LAB - PLANT PIGMENTS AND PHOTOSYNTHESISOVERVIEWIn this lab you will: 1. watch the demonstration of the separation of plant pigments using chromatography, 2. measure the rate of photosynthesis in isolated chloroplasts using the dye-reduction methodThe transfer of electrons during the light-dependent reactions of photosynthesis reducesDPIPchanging it from blue to colorless.OBJECTIVESBefore doing this lab you should understand:• how chromatography separates two or more compounds that are initially present in amixture;• the process of photosynthesis;• the function of plant pigments;• the relationship between light wavelength and photosynthetic rate; and• the relationship between light intensity and photosynthetic rate.After doing this lab you should be able to:• separate pigments and calculate their Rf values;• describe a technique to determine photosynthetic rates;• compare photosynthetic ratesat different light intensities or different wavelengths of lightusing controlled experiments; and• explain why the rate of photosynthesis varies under different environmental conditions.EXERCISE 1: Plant Pigment ChromatographyGo to:http://www.phschool.com/science/biology_place/labbench/lab4/concepts1.html(link also on the blog). Click on 4-1 Chromatography. 1. Based on what you read, summarize paper chromatography
2. Watch the pigment separation animation (it takes a moment to get going). Label the diagram below with the following items: solvent front, carotene, xanthophyll, chlorophyll a, chlorophyll b.http://www.phschool.com/science/biology_place/labbench/lab4/pigsep.html Background on Pigments Beta carotene, the most abundant carotene in plants, is carried along near the solvent front because it is very soluble in the solvent being used and because it forms no hydrogen bonds with cellulose. Another pigment, xanthophyll, differs from carotene in that it contains oxygen. Xanthophyll is found further from the solvent front because it is less soluble in the solvent and has been slowed down by hydrogen bonding to the cellulose. Chlorophylls contain oxygen and nitrogen and are bound more tightly to the paper than are the other pigments. Chlorophyll a is the primary photosynthetic pigment in plants. A molecule of chlorophyll a is located at the reaction center of photosystems. Other chlorophyll a molecules, chlorophyll b, and the carotenoids (that is, carotenes and xanthophylls) capture light energy and transfer it to the chlorophyll a at the reaction center. Carotenoids also protect the photosynthetic system from the damaging effects of ultraviolet light.3. The migration of pigment, relative to the migration of solvent is expressed as a constant, Rf. Write the formula to calculate Rf below. http://www.phschool.com/science/biology_place/labbench/lab4/analysis1.html Rf = _______________________________________________________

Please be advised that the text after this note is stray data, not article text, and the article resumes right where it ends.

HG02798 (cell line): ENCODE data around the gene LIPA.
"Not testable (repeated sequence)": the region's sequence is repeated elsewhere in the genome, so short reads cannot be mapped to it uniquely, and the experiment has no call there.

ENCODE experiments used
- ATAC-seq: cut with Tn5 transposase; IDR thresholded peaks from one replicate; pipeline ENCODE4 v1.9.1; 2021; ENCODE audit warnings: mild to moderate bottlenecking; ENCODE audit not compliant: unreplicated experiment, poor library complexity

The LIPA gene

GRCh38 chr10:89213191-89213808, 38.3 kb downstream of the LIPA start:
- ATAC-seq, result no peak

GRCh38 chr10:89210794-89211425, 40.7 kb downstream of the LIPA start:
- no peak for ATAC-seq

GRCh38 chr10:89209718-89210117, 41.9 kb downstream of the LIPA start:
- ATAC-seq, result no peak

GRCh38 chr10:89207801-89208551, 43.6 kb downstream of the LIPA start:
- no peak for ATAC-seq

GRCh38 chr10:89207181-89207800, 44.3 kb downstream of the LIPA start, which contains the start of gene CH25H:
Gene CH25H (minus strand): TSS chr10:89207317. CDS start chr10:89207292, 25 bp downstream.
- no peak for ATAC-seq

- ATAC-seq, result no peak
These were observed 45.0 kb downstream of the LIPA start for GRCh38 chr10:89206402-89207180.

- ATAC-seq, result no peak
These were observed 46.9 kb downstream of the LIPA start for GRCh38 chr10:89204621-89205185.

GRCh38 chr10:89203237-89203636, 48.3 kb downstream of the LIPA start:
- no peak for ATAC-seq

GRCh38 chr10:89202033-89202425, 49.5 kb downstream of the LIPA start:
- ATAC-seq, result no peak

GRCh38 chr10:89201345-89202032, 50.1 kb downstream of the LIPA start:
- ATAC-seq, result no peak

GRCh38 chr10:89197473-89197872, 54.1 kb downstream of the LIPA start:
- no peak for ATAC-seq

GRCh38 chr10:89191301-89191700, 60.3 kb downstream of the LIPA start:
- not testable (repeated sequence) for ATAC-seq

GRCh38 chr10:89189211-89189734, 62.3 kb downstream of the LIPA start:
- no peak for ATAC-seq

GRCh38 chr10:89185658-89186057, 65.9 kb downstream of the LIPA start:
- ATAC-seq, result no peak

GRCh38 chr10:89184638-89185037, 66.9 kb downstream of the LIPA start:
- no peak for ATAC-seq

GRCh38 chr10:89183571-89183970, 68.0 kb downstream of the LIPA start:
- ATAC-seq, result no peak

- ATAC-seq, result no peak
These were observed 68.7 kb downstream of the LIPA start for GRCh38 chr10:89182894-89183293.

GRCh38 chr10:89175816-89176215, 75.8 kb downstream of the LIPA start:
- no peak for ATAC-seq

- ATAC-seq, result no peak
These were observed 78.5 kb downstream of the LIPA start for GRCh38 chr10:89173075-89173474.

Part 1B: Go to:http://www.phschool.com/science/biology_place/labbench/lab4/dpipex.html 4. What is DPIP? 5. When DPIP is reduced, what color does it change to? 6. How can using DPIP help us to measure the rate of photosynthesis?EXERCISE 2: Photosynthesis/The Light ReactionsDesign of the Exercise In this experiment chloroplasts are extracted from spinach leaves and incubatedwith DPIP in the presence of light. As the DPIP is reduced and becomes colorless, theresultant increase in light transmittance is measured over a period of time using aspectrophotometer. The experimental design matrix is presented in Table 3 below.Table 3: Photosynthesis Setup Cuvettes 2 3 4 5 1 Unboiled Unboiled Boiled No Blank Chloroplasts Chloroplasts Chloroplasts Chloroplasts (no DPIP) Dark Light Light LightPhosphate buffer 0.5 mL 0.5 mL 0.5 mL 0.5 mL 0.5 mL 1.5 mL +Distilled H2O 2 mL 1.5 mL 1.5 mL 1.5 mL 2 dropsDPIP -- 0.5 mL 0.5 mL 0.5 mL 0.5 mLUnboiled 2 drops 2 drops 2 drops -- --chloroplastsBoiled chloroplasts -- -- -- 2 drops --